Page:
The good news is that businesses like yours can compete for employees. Why? First, potential employees, especially millennials, often prefer the small business atmosphere. Second, you can develop professional-looking recruitment material and conduct a professional selection process. It does, however, require making hiring a priority, perhaps with some professional help. Just as with your production enterprises, success requires excellent processes – recruitment and selection.

I suggest that the hiring processes revolve around the three to five competencies you select that will most contribute to success in the position. Competencies are the observable and measurable skills, knowledge, performance behaviors and personal attributes that contribute to enhanced employee performance and personal success.

The following is an example competency set for a feeder position:

  • Successful experience doing repetitive tasks
  • A penchant for precision
  • Positive work attitude
  • Reliability

What should I do?

I expect at this point you are thinking: “I am a cattle producer; I am not an HR manager.” Actually, what we are talking about is not HR management. You can hire someone to do the HR logistics.

What we are talking about is your job as a cattle producer. Your job as a cattle producer is to create a ranch structure and culture where the business can thrive. In the 21st century, acquiring and retaining an outstanding workforce is an important, perhaps the most important, part of that job.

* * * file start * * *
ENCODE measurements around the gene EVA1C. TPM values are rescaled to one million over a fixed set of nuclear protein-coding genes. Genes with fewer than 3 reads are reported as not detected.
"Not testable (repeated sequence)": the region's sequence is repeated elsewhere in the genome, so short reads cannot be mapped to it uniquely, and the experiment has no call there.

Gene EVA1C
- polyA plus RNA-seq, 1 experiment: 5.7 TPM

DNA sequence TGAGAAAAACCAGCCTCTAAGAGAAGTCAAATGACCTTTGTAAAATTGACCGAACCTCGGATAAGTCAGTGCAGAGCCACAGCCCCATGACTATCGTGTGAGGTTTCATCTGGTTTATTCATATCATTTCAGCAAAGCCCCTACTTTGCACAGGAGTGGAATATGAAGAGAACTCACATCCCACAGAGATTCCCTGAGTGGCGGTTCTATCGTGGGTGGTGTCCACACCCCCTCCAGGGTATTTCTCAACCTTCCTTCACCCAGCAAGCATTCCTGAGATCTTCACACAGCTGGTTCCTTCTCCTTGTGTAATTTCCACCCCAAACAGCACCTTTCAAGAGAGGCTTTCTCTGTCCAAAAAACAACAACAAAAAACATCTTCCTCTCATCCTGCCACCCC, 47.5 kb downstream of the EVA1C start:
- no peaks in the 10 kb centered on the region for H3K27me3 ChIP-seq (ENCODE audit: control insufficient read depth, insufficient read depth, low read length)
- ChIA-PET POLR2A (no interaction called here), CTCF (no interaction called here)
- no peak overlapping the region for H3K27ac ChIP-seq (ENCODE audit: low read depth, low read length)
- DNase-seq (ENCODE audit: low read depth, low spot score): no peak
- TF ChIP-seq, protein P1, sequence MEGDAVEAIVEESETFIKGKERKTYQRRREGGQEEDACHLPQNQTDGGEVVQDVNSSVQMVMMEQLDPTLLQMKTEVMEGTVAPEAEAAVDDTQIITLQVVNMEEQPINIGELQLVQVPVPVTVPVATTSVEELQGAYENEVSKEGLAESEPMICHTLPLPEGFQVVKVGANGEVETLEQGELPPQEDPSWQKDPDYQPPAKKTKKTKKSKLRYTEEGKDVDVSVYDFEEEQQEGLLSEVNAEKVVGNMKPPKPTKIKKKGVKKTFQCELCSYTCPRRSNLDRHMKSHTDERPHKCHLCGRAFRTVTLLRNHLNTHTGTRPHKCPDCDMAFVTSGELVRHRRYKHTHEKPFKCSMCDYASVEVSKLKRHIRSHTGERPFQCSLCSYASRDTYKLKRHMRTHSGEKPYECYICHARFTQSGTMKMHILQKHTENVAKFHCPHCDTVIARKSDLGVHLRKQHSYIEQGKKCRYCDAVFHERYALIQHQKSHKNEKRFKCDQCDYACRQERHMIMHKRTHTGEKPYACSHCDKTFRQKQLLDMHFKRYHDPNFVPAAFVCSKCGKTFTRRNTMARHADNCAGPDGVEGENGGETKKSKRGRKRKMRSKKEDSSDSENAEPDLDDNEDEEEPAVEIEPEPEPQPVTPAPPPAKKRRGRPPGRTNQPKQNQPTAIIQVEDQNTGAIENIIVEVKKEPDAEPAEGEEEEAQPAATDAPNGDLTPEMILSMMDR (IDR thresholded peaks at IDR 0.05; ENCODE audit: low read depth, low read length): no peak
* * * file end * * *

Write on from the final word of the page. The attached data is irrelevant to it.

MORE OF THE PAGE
Here are three suggestions for getting started to become the leader your ranch requires. Just as you engage trusted advisers for the production and financial components of your business, you may need assistance here.

1. Develop a plan to articulate the meaning your ranch has for you. Now communicate that to current and future employees.

2. Make recruitment and selection continuing processes. Develop a set of recruitment materials and a selection schedule including interview questions. Continually look for great prospects through word of mouth and networking.

3. Develop a plan for yourself and other owners, leaders and managers to improve your leadership, supervision and hiring skills.

We can now restate our initial very negative statement in a realistic, positive format: “Young people today will work hard at a position that is meaningful to them and recognizes their life balance priority.”  end mark

References omitted due to space but are available upon request. Click here to email an editor.

Bob Milligan
  • Bob Milligan

  • Professor Emeritus
  • Dyson School of Applied Economics and Management, Cornell University
  • Email Bob Milligan